Sheepdog trials demand control and precision, but are founded in the practical everyday work of the shepherd. Trials can be a hugely enjoyable, if sometimes frustrating, opportunity to see how your dog, and your handling, measure up.

But whether your interest is as competitor or spectator, our two-part Introduction to Sheepdog Trials will show you how a sheepdog trial works.

Part One covers what to do when you arrive at the field, studying the course, what a typical course looks like, and how to plan your run to your dog's advantage. We also tell you how points are most often lost, and what the judge will be looking for in a good run.

There's lots of great sheepdog footage to illustrate the Outrun, Lift and Fetch, with further explanations using clear animations.

Part Two takes you beyond the Fetch, through the Cross-drive, to the Pen. It will also help you understand how a sheepdog trial is run and how to prepare your dog for your first trial, as well as what to do when you get there, and what to avoid (if you can).

At my first trial I learned to take responsibility for the sheep, and to take responsibility for my dog's training and be more realistic about our progress. I also learned that if, finally, it all falls apart and you have to take The Long Walk (all the way up the field to the letting-out pen to collect your dog, and together drive the sheep to the exhaust pen with what feels like the eyes of the world on you) you won't be the first, and you definitely won't be the last. It's happened to every competitor at some point in their careers.

And if it's any comfort, hardly anyone will be watching you anyway - especially if there's a half-decent tea tent. Well, no one except your trainer, your partner, your parents, your children, and anyone who already knows you, of course ...

We're sure that An Introduction to Sheepdog Trials will interest potential spectators, as well as encourage potential competitors. Remember, to watch the tutorials you'll need to be logged in as a paid member, and if you need more help, leave a comment or question on the tutorial page.


How to Stop Your Dog Chasing Cars

picture of a car driving down a country lane, being chased by a sheepdog

How to stop your dog chasing cars or anything you don't want it to chase!

Chasing cars and other vehicles is a big problem for some dog owners. It can be extremely dangerous, both for the dog, and any humans involved. The drivers amongst us know they shouldn't swerve to avoid small animals which suddenly appear on the road, but it's a natural reflex. It could be fatal though.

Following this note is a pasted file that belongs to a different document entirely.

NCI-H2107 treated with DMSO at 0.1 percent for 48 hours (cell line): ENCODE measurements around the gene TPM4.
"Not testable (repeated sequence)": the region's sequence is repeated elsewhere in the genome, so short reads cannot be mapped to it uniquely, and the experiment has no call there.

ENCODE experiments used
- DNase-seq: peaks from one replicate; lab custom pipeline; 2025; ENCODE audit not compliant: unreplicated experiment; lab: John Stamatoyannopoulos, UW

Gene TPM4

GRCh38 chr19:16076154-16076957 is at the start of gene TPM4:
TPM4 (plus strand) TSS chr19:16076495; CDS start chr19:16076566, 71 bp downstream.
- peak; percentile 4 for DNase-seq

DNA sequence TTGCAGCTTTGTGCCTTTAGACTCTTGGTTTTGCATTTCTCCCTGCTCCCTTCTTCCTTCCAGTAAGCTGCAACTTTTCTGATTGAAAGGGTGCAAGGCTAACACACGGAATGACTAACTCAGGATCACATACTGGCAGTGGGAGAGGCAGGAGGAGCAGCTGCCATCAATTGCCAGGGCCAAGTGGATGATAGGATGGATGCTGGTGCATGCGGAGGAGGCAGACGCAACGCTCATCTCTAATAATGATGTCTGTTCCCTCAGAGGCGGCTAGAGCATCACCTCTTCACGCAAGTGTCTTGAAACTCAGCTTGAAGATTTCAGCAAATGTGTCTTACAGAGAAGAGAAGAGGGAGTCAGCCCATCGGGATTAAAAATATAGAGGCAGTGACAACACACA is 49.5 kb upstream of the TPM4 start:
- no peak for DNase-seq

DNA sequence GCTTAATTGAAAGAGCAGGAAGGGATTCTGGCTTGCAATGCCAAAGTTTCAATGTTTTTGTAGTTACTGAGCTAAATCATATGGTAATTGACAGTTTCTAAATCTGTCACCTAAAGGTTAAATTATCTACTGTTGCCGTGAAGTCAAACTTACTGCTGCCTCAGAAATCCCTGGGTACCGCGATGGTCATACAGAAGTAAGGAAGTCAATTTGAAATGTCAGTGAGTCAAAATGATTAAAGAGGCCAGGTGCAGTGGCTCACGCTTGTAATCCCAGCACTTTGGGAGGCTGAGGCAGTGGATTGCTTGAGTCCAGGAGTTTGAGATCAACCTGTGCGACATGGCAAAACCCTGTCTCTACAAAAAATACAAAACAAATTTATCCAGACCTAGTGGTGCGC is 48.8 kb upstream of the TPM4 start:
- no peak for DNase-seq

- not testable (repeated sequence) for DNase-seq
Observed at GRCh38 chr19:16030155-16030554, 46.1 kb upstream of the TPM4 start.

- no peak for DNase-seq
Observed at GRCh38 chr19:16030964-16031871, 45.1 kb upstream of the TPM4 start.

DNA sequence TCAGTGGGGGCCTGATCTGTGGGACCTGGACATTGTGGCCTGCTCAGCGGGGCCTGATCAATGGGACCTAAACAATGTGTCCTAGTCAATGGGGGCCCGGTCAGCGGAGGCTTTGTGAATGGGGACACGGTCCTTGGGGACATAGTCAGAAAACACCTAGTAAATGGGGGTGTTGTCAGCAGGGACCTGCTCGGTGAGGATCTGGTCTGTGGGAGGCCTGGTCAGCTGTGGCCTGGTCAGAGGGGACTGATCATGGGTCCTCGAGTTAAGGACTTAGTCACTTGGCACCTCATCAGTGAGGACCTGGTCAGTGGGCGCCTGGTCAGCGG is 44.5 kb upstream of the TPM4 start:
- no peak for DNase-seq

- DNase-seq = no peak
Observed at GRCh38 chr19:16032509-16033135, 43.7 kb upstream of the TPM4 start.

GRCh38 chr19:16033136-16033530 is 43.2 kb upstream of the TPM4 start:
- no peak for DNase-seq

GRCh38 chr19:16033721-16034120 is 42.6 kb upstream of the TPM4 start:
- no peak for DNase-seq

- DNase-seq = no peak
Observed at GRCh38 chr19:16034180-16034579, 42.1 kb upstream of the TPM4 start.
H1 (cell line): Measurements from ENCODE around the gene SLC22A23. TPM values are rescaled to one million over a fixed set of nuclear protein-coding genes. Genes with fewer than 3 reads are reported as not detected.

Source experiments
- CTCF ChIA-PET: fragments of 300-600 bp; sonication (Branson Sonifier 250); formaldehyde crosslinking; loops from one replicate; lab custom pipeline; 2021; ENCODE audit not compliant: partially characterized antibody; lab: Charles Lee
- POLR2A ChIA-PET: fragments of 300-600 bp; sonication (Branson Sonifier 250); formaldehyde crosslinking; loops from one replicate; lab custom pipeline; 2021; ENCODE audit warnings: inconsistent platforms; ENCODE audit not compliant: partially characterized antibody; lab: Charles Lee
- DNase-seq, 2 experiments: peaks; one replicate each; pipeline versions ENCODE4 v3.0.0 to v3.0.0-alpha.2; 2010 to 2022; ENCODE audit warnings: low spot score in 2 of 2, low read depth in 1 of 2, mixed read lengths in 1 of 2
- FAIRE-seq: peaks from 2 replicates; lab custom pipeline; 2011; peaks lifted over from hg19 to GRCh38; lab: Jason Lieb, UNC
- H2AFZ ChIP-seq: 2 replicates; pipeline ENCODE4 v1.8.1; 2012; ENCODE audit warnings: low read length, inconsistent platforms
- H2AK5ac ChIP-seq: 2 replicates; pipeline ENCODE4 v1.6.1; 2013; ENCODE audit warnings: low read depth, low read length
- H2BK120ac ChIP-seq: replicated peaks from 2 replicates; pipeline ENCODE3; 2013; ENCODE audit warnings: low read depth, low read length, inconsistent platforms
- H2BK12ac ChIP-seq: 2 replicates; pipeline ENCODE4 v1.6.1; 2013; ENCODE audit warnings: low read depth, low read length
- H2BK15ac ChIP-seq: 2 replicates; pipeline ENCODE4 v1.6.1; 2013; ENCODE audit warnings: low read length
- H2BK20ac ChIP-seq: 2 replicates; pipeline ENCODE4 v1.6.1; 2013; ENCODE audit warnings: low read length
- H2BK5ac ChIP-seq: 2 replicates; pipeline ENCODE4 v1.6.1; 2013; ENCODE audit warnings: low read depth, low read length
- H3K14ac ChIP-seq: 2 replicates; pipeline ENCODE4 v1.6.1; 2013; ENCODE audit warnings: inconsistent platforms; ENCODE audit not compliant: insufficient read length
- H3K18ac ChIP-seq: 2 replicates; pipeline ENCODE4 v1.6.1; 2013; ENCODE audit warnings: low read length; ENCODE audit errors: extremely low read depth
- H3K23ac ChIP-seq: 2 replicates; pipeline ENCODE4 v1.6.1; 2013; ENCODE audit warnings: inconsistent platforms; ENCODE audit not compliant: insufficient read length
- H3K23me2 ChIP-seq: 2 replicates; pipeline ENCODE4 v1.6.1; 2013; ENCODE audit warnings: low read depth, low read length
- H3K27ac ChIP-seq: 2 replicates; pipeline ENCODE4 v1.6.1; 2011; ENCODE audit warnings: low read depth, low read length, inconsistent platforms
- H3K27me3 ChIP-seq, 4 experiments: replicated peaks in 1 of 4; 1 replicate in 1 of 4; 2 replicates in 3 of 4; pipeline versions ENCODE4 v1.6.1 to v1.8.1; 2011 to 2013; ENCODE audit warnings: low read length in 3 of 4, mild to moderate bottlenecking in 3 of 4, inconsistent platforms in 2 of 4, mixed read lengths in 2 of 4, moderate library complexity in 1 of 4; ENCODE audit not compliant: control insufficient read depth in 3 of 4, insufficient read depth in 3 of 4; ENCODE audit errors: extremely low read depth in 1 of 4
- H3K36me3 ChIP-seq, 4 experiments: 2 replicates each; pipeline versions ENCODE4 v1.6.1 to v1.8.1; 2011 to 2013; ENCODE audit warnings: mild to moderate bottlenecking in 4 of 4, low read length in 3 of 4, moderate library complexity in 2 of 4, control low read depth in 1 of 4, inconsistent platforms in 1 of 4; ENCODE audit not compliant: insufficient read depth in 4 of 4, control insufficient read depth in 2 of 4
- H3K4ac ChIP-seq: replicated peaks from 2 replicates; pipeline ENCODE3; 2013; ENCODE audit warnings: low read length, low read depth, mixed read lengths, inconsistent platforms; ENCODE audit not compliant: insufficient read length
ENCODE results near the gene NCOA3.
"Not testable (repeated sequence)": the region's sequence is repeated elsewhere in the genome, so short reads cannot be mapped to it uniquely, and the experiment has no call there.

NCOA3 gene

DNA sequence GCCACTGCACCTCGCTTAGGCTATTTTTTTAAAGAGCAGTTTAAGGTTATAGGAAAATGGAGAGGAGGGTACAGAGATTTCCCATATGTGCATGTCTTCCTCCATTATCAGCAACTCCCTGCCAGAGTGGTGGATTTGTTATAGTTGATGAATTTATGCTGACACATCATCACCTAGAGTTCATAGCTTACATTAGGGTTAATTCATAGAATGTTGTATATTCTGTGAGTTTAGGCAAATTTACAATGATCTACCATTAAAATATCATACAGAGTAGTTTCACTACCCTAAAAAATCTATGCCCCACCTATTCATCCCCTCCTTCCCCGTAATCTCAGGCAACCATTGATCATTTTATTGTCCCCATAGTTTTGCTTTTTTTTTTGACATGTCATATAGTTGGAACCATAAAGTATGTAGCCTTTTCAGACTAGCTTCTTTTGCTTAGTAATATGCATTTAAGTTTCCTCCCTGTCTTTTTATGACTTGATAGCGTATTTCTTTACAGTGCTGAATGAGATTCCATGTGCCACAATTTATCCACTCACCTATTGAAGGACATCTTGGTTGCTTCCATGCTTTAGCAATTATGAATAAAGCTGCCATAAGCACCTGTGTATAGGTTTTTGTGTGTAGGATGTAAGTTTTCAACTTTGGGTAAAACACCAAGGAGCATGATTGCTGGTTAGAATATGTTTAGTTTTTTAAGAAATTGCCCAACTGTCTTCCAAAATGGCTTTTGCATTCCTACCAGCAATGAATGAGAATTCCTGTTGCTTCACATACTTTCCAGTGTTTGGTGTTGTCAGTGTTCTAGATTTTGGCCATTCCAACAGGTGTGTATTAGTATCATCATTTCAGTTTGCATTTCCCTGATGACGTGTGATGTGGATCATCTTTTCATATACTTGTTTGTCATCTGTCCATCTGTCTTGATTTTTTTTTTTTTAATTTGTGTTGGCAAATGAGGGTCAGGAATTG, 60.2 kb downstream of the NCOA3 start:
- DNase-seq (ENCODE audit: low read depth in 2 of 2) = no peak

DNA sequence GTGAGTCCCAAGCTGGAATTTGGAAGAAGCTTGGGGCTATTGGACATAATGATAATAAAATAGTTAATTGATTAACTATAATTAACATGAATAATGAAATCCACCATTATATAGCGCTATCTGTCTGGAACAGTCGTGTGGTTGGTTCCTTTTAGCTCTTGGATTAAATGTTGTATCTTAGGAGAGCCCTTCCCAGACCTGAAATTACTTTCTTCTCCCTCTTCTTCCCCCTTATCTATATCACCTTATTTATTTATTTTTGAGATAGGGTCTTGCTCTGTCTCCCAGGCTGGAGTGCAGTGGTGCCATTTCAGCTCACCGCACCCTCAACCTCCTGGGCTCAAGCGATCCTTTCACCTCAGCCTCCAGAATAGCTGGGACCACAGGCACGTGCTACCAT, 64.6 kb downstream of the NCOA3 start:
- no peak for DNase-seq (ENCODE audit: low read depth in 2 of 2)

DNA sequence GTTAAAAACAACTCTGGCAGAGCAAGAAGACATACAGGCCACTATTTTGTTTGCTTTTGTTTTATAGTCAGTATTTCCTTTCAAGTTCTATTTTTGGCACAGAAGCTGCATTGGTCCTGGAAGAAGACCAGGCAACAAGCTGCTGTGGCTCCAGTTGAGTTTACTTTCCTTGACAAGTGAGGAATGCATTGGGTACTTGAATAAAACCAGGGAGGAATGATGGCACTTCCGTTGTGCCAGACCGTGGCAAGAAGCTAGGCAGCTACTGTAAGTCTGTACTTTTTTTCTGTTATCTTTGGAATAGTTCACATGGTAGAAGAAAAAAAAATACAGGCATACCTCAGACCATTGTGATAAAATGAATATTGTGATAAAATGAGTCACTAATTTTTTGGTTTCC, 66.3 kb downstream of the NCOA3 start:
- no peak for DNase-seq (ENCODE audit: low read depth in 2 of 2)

Stopping a dog from chasing cars is very similar to stopping them chasing sheep, cattle, or other livestock. It can't be done quickly, except by physically restraining the dog or shutting it away.

Photo of Border Collie Scylla jumping to catch a ball
'High Drive' dogs will chase almost anything that they see as 'escaping'.

If you're a subscriber to our online sheepdog training tutorials, you'll understand that it's an ancient hunting instinct which makes the dog want to chase livestock, and that same instinct makes some dogs see a car or wheeled vehicle - or basically anything which moves - as "prey".

If you want your dog to retrieve a ball, you wave the ball tantalisingly close to the dog to excite it, then when the dog shows interest, you throw the ball. The dog sees the speeding ball as 'escaping' and chases after it to bring it back.

If we wanted the dog to ignore balls, we'd avoid making them interesting to the dog. We'd keep the ball still, and not temptingly close to the dog, until we were sure it would be ignored.

Likewise, we must encourage the dog to find moving vehicles boring. It works not only with vehicles and moving objects, but with sheep, cattle and other livestock too. I know this because in the years when we used to run sheepdog training courses here, we'd occasionally get well-meaning people who had walked their dog around a field of sheep every day since it was a puppy.

It quickly became apparent that when this had happened, the chances of the dog taking an interest in working sheep were very slim. By walking the dog around the sheep on a lead (and therefore restraining it) even without saying anything to the pup, they were sending a message to it that they didn't want it to go after the sheep.

NOTE:
It's not difficult to discourage the dog from chasing cars, but maintain its interest in sheep, simply by occasionally giving the dog a little training with sheep in between car-chasing lessons.

photo of a tightly-packed group of Border Collies looking very happy!

Being creatures of habit as dogs age, those habits become more difficult to break as the dog ages. Dissuading a puppy from chasing vehicles is simple. At eight to twelve months it will be a little more difficult, but if the dog's five or six years old, and it's been chasing cars for all that time, it's going to test your patience! It can be done if you're prepared to put the time in, but it won't be quick.